I felt a surge of shame and grief as I did so. I didn’t recognize what I was doing, consciously, until it had already happened, but when I did the shame at having betrayed my friend in such a manner was intense. I stood still, almost paralyzed by the intensity of the feeling.
Then, a moment or two later, it began to fade. Not even magic, it would seem, could make me regard a corpse as my dearest friend.
The jarl reached me a moment later. He regarded the quarry for a moment, then nodded in my direction. “Excellent work, dai-tengu,” he said. Then he knelt and carefully removed the quarry’s head. I didn’t object to this. It was slightly shameful, perhaps, to treat the body of a fallen enemy in such a way, but on this occasion I thought it could be tolerated in the name of expedience. It was best not to take chances with an enemy like that.
About a minute later all of us were standing there, looking at the body of the quarry. “Thank you,” my liege said. “To have finally recovered my love is…thank you.”
“I am glad to have helped,” the jarl said. “I think the rest of what she stole should be returned to the Keepers for safekeeping. Unless anyone objects?”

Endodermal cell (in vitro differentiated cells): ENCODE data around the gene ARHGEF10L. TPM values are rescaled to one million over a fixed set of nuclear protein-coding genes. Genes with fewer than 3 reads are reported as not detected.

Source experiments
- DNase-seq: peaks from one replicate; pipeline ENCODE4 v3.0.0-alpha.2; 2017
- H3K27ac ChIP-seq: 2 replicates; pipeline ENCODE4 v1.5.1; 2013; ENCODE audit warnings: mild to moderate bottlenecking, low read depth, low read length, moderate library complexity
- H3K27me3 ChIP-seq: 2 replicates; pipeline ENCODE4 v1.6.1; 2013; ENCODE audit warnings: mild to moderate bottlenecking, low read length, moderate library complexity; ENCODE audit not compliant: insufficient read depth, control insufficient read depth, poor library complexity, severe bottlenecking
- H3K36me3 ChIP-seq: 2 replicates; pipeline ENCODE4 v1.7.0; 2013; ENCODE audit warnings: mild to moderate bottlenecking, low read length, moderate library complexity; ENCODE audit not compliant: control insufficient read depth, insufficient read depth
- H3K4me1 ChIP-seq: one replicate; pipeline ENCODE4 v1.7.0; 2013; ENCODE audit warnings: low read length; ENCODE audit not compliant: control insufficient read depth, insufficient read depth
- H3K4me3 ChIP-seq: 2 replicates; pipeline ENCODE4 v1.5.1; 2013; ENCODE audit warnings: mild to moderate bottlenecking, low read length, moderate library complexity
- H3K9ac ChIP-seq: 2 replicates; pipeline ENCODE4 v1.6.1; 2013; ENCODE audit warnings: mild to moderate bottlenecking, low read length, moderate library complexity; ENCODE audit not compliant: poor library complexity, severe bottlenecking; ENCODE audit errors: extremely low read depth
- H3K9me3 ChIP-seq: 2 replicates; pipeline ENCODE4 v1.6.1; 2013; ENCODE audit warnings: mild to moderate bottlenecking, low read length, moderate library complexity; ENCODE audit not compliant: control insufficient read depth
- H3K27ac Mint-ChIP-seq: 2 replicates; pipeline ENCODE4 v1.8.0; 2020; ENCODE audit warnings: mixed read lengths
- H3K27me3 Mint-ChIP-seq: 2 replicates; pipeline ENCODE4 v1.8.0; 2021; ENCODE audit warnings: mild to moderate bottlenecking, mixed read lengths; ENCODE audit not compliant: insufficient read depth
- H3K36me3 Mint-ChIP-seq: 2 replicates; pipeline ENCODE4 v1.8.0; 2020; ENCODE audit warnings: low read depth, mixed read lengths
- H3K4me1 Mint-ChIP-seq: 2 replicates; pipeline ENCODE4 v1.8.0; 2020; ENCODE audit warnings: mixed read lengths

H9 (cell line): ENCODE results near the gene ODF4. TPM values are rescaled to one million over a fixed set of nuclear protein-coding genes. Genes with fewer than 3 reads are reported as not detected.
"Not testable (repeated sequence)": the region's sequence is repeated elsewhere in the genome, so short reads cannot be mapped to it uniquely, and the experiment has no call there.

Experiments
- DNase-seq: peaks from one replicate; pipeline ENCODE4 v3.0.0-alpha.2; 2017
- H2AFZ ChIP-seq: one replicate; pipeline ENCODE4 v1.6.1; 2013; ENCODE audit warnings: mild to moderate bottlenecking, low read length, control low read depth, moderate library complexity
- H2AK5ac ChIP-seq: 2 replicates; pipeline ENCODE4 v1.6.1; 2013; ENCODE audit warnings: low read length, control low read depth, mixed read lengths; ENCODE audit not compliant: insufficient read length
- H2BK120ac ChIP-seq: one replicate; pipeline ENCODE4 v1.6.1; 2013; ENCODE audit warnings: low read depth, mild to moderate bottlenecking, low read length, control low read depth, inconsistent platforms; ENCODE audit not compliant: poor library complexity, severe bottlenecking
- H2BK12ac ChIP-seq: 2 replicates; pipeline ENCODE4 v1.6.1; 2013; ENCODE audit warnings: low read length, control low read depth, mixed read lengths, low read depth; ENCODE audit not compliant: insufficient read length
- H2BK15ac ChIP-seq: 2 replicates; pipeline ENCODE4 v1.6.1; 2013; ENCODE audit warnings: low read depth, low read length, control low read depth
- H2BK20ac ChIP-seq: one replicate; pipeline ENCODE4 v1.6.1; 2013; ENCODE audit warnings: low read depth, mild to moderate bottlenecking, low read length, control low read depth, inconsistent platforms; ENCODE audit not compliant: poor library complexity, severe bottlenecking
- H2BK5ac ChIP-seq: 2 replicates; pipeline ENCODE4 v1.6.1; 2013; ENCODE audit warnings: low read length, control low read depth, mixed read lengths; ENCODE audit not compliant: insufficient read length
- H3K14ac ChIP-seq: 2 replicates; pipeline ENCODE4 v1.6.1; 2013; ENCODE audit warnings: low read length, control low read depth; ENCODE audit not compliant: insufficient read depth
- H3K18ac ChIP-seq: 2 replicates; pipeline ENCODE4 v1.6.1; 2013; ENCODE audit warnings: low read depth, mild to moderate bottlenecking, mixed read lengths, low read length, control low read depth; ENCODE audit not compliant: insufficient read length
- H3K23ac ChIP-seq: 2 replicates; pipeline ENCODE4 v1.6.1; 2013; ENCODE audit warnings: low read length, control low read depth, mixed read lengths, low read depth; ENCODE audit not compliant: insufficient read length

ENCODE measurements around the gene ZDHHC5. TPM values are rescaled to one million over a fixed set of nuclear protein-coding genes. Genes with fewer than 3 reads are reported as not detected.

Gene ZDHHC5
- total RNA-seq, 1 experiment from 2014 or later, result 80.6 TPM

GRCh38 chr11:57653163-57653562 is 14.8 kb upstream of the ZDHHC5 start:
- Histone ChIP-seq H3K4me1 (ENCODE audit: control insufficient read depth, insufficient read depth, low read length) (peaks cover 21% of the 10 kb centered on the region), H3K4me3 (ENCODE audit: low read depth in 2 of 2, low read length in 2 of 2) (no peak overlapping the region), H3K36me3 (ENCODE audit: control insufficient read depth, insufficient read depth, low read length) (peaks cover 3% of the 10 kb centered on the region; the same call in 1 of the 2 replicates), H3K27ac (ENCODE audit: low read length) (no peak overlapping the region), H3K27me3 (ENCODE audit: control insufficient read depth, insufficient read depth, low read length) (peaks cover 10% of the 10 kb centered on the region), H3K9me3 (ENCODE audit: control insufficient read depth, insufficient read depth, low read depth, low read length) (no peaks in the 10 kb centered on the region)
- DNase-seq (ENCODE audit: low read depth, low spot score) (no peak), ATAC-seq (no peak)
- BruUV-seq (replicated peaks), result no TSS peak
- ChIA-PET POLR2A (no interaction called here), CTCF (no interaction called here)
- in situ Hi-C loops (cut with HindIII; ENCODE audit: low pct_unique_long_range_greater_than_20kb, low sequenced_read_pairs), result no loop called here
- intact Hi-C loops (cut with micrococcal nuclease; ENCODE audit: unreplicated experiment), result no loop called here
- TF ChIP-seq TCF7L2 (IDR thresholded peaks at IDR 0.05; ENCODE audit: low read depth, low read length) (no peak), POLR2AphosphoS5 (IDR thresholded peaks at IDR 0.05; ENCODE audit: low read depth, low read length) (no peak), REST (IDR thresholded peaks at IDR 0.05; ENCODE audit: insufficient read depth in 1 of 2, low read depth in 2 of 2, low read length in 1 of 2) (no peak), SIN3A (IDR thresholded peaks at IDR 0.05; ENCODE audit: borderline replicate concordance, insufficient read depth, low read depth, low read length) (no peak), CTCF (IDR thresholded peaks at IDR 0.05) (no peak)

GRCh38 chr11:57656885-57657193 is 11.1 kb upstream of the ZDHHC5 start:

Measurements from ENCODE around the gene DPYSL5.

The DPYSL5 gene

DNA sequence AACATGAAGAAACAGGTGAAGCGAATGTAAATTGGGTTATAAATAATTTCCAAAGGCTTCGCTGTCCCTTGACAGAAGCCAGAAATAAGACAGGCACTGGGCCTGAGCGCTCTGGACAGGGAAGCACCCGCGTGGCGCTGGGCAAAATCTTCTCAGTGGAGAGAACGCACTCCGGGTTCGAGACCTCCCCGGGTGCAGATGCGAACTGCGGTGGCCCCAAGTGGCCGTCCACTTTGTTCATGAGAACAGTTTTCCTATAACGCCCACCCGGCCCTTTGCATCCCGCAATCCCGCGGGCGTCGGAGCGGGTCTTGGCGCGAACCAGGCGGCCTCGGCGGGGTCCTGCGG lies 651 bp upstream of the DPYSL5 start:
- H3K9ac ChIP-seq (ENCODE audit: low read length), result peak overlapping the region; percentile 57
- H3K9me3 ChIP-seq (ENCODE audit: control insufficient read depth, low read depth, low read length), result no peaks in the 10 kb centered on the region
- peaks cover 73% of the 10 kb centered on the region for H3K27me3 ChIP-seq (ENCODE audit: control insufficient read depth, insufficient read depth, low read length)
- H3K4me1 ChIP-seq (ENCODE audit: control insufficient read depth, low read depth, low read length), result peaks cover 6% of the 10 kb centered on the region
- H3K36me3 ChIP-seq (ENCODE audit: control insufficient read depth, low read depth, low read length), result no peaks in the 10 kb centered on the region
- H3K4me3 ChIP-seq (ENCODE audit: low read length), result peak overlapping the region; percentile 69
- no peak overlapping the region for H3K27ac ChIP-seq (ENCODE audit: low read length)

“Nope,” the fox said, sliding one arm under the body. He lifted it easily, as though it weighed no more than a child. “I’ll see that they get them.”
The jarl was looking at him with a wary expression. “Promptly? And without removing anything?”
“Yes,” the fox said, rolling his eyes. “I’ll take care of it without doing anything you wouldn’t approve of. You have my word.”
A few moments later, the jarl, the hound, the kitsune and I were alone in the alley. “Thank you, dai-tengu,” the jarl said. “I think we can provide transportation back to Colorado, if you would like.”
“Yes,” I said. “And thank you, jarl, for inviting me here. I think we have achieved something worthwhile today.”
“Yeah,” he said. “Yeah, I think so.”